Synopsis (Recap), 2

In the beginning there was barter: goods and services, which are what is actually valuable, were directly exchanged, and the honest purchasing power was attained by producing those goods and services.
Then we switched to money, and in the beginning money had a face value equal to its intrinsic value; example: an x−ounce gold coin had a face value equal to the intrinsic value of those x ounces of gold. So far, both the honest purchasing power of goods and services and the honest purchasing power of money with intrinsic value were attained by producing goods and services, or money.

In the course of history money has been modified by reducing its intrinsic value to zero: today paper money has face value x but intrinsic value zero.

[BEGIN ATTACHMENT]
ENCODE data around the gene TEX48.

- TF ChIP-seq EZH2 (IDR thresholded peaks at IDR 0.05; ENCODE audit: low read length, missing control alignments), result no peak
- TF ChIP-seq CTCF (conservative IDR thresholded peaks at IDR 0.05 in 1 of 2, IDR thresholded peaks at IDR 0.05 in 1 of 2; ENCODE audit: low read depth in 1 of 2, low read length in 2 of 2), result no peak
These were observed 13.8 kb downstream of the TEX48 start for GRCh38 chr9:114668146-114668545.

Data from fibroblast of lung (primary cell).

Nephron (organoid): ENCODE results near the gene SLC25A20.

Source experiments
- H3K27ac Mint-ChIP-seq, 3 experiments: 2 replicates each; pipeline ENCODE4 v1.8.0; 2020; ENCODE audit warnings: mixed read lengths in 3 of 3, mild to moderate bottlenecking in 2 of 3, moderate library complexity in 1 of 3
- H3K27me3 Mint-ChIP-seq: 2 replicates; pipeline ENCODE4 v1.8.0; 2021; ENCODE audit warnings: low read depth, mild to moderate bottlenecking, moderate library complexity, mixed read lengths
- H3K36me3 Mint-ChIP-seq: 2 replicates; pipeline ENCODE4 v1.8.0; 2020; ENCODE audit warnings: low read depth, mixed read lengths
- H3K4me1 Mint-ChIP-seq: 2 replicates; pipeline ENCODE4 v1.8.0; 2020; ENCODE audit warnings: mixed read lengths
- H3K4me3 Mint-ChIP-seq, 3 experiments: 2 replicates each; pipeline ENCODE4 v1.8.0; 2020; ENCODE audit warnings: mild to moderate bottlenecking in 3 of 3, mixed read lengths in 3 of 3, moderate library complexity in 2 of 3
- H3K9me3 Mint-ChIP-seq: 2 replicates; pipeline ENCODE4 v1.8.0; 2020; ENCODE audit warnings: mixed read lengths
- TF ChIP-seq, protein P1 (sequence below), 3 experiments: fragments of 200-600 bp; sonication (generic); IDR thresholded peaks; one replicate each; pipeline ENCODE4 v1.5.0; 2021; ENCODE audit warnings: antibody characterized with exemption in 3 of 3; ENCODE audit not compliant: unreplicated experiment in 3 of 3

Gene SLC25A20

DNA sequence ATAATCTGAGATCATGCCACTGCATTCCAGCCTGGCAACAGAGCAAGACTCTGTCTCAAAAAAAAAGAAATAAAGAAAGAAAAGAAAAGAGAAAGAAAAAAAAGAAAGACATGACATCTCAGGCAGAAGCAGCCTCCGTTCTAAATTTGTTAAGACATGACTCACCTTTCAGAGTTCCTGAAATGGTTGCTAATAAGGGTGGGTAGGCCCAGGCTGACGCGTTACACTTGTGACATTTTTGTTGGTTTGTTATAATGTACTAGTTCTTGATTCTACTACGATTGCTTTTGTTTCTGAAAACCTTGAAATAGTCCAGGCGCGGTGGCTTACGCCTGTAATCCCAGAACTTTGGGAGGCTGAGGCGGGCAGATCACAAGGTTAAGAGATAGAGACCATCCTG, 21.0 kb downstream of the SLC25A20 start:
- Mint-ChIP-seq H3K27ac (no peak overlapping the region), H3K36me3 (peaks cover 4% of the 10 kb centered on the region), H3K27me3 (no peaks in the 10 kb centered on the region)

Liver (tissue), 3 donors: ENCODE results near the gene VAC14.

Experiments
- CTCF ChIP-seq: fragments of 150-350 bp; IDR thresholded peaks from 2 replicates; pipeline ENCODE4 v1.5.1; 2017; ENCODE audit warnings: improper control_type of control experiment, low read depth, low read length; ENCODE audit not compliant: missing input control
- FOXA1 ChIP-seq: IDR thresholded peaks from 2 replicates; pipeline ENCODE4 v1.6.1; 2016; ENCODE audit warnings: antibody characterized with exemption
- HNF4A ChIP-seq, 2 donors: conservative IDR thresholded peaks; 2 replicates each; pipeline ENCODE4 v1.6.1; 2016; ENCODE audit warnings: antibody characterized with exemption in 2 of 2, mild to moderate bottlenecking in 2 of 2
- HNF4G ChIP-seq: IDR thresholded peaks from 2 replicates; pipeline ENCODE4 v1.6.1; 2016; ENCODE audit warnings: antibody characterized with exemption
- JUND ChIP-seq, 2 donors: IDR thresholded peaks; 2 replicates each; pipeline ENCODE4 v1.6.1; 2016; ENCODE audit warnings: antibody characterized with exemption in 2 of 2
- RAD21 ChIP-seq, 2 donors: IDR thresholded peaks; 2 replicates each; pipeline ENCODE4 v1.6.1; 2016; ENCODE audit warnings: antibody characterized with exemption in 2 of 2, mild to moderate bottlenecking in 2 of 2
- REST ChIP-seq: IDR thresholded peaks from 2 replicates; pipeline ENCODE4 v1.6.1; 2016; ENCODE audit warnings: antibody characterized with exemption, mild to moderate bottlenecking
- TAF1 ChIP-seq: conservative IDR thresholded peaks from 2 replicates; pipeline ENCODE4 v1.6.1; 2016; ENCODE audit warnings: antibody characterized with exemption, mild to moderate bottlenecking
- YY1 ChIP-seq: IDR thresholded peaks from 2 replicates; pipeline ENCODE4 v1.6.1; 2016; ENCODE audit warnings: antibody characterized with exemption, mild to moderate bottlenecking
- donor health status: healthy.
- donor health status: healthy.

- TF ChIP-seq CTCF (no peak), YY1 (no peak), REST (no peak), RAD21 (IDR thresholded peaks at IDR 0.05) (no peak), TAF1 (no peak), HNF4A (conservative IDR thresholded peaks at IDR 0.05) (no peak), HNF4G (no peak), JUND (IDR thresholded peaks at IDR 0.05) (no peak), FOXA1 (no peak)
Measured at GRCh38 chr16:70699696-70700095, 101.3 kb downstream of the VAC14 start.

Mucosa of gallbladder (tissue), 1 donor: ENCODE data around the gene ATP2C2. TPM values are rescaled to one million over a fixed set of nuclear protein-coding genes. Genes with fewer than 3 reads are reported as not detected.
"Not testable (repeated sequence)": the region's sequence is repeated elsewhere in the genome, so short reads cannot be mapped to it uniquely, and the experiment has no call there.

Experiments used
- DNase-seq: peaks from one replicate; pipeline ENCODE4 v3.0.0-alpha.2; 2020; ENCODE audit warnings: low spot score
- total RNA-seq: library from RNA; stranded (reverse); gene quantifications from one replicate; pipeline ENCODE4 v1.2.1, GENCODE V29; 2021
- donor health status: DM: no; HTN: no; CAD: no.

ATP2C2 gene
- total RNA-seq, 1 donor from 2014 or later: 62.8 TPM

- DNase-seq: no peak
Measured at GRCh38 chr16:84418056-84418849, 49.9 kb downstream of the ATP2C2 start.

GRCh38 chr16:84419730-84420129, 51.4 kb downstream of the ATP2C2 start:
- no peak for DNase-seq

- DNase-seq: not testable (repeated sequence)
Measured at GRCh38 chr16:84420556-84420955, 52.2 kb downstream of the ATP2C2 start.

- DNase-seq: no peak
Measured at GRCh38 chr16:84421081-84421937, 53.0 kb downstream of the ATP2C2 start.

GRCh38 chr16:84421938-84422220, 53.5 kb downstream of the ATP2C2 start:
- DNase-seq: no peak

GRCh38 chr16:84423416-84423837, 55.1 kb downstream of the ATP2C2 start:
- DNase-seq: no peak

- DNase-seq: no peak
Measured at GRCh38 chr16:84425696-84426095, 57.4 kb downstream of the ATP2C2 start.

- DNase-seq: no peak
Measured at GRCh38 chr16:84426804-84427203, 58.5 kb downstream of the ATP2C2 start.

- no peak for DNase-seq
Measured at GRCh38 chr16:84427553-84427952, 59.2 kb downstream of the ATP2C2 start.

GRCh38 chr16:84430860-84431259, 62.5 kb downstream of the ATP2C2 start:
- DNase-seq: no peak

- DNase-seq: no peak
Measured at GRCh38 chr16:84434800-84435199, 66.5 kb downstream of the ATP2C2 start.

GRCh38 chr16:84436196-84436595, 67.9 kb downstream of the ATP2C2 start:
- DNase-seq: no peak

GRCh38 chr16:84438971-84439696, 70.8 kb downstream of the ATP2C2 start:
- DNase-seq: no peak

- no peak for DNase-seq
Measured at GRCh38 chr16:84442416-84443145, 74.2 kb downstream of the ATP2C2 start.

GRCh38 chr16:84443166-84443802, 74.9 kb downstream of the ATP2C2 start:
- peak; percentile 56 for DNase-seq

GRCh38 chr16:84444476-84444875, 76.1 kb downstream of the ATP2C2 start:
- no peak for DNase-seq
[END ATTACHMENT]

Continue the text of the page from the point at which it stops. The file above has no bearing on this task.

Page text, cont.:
The reduction of intrinsic value to zero has a positive side: the standard of living depends on the levels of production and exchange of real factors for the welfare, such as knowledge, resources, cooperation, food and shelter for one, for one’s fellows and for the offspring, and these depend on the medium of exchange as money just as the organism depends on the quantity of blood and on its degree of oxygenation. Money without intrinisc value but phisically manageable and abundant is a more abundant and oxygenated blood than a money with intrinsic value but cumbersome and scarce.
The problem is that the reduction of intrinsic value to zero has a not necessarily negative but CRUCIAL side as well: as a consequence of this reduction to zero, monetary sovereignty acquires an ABSOLUTE importance.
Because monetary sovereignty is the faculty to create money that is, purchasing power, and creating money without intrinsic value means creating that purchasing power OUT OF NOTHING INTO ONE’S OWN POCKET.